The Senate map for Democrats this fall is daunting.
Republicans are only defending nine Senate seats up for reelection, while Democrats are defending 26 seats. Moreover, 10 of the Democratic-held seats are in states Donald Trump won in 2016 and five are in states he won by about 20 points or more.
Yet, a look at the early polling data suggests that the map may be somewhat misleading. No, Democrats are not favored to take back the Senate. But they are significantly outperforming the 2016 presidential lean in the 2018 Senate races significantly. That gives them a non-nominal chance at winning control.
Since January, 23 of the 35 Senate races in 2018 have been polled. Not all of these polls are the highest quality, but polls not conducted on behalf of the parties or its candidates tell a pretty similar story across the races.
When you compare each race’s average with the 2016 presidential baseline (i.e. how well Hillary Clinton did in the state relative to how she did nationally), Democrats are outperforming in 22 of the 23 races.
In fact, only in Utah (where Mitt Romney is running and in which Trump greatly underperformed the usual Republican performance) are Democrats underperforming the 2016 baseline.
But it’s not just that Democrats are outperforming the presidential lean in so many contests, it’s that they’re outperforming by a lot. On average, they’re doing 14 percentage points better. That average is not being greatly skewed by outliers either. In the median race, Democrats are doing 12 points better than the presidential baseline.
Democrats are also, in the very limited polling, doing much better than the presidential baseline in the states where they need to outperform the most. That is, the states where there are Democratic senators and that went heavily for Trump. This includes states such as North Dakota and West Virginia. Now some of the polling available in those states isn’t of the highest quality, so I wouldn’t read too much into the exact numbers. But the polling does indicate that Democrats are outperforming the partisan baseline in them by over 35 percentage points.
A big reason Democrats are doing so much better than you might expect than the 2016 presidential baseline is that there seems to be a huge incumbent bonus in these races. The 16 incumbent Democrats in our dataset are doing on average 18 points better than the 2016 presidential lean of the state. In non-Democratic incumbent races, Democrats are only doing on average 5 points better than the 2016 presidential baseline.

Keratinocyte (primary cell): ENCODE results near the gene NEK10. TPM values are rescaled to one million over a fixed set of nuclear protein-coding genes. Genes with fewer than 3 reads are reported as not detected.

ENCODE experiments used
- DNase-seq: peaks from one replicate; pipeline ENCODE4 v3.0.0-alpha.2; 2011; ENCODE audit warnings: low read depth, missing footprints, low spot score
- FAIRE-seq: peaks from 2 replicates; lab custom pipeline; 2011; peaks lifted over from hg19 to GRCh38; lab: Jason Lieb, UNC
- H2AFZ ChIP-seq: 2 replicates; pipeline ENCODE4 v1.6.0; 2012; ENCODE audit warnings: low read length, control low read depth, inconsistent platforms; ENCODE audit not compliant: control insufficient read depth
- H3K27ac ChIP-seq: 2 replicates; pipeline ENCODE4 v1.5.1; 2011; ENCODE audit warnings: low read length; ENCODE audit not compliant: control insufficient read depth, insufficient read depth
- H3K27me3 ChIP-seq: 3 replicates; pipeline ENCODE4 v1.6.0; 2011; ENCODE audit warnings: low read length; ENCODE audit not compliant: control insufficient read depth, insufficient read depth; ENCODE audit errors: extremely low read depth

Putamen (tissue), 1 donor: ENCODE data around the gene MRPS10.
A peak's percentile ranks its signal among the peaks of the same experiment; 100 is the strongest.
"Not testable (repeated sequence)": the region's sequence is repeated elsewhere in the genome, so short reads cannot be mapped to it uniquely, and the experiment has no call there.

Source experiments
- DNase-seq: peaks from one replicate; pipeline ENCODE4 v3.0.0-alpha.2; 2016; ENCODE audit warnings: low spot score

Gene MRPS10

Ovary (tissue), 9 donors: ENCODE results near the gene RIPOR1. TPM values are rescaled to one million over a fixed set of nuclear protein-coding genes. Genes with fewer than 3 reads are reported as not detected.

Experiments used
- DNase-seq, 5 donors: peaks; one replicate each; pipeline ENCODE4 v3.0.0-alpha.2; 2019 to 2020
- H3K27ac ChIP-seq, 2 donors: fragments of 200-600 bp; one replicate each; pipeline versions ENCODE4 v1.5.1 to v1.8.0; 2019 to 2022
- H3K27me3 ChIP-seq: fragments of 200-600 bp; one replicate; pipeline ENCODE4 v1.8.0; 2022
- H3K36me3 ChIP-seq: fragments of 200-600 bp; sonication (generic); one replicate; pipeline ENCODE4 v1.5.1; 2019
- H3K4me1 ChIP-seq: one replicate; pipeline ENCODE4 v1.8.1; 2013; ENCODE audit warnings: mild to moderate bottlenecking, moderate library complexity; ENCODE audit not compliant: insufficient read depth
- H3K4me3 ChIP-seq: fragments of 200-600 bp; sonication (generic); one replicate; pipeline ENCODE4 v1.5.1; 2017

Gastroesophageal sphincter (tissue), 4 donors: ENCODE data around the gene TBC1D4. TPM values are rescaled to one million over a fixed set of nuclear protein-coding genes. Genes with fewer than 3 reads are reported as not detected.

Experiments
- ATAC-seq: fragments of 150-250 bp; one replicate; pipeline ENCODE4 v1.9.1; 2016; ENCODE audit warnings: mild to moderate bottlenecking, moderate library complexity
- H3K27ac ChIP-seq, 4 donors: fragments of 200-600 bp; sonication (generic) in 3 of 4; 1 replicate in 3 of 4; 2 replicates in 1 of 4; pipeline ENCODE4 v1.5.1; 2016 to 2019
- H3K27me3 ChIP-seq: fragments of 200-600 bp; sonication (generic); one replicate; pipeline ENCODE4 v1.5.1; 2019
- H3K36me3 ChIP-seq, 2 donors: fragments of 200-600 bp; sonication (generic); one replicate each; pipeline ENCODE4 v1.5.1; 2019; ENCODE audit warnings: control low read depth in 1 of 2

A large incumbent effect in November would be welcome news for Democrats. Senate Democrats have a lot more incumbents running than Republicans, and many of them are running in red states. Moreover, it suggests that the decline in the incumbent advantage in Senate elections seen during the presidency of Barack Obama may not hold up after it. That’s key not just in 2018 but in the future as well. More states lean Republican than Democratic, and each state has an equal number of senators no matter their population. A larger incumbent effect could help red state Democratic senators hold onto seats
Still, it’s early in the 2018 cycle. Races can shift. In 2016, the trend was for Senate races to revert to the presidential lean of the state they were being held in, even after controlling for the early polling.
Yet, it’s important to point out that Democrats are outperforming the presidential baseline in the average race in 2018 much more so than in any cycle in recent history.
Of all the cycles since 2006, the one that looks most like the 2018 so far is 2008. In an average of January to June 2008 polling, Democratic candidates for Senate were outperforming the presidential baseline by an average of 8 points. That pretty much matched their eventual overperformance of 9 points.
If Democrats continue to outperform the presidential baseline in 2018 by 14 points, it would be an improvement on how they did among this class of senators in both 2006 and 2012. In 2006 and 2012, they ended up doing 10 and 9 points better than the presidential lean.
Of course, an average 14 point overperformance may not be enough to get Democrats to a majority given how many red-state Democrats are defending their seats. It will all depend how the vote is spread out over the different Senate contests. A 14-point swing for the presidential baseline would, as the polling indicates, keep Democrats in the game for a chance at a Senate majority.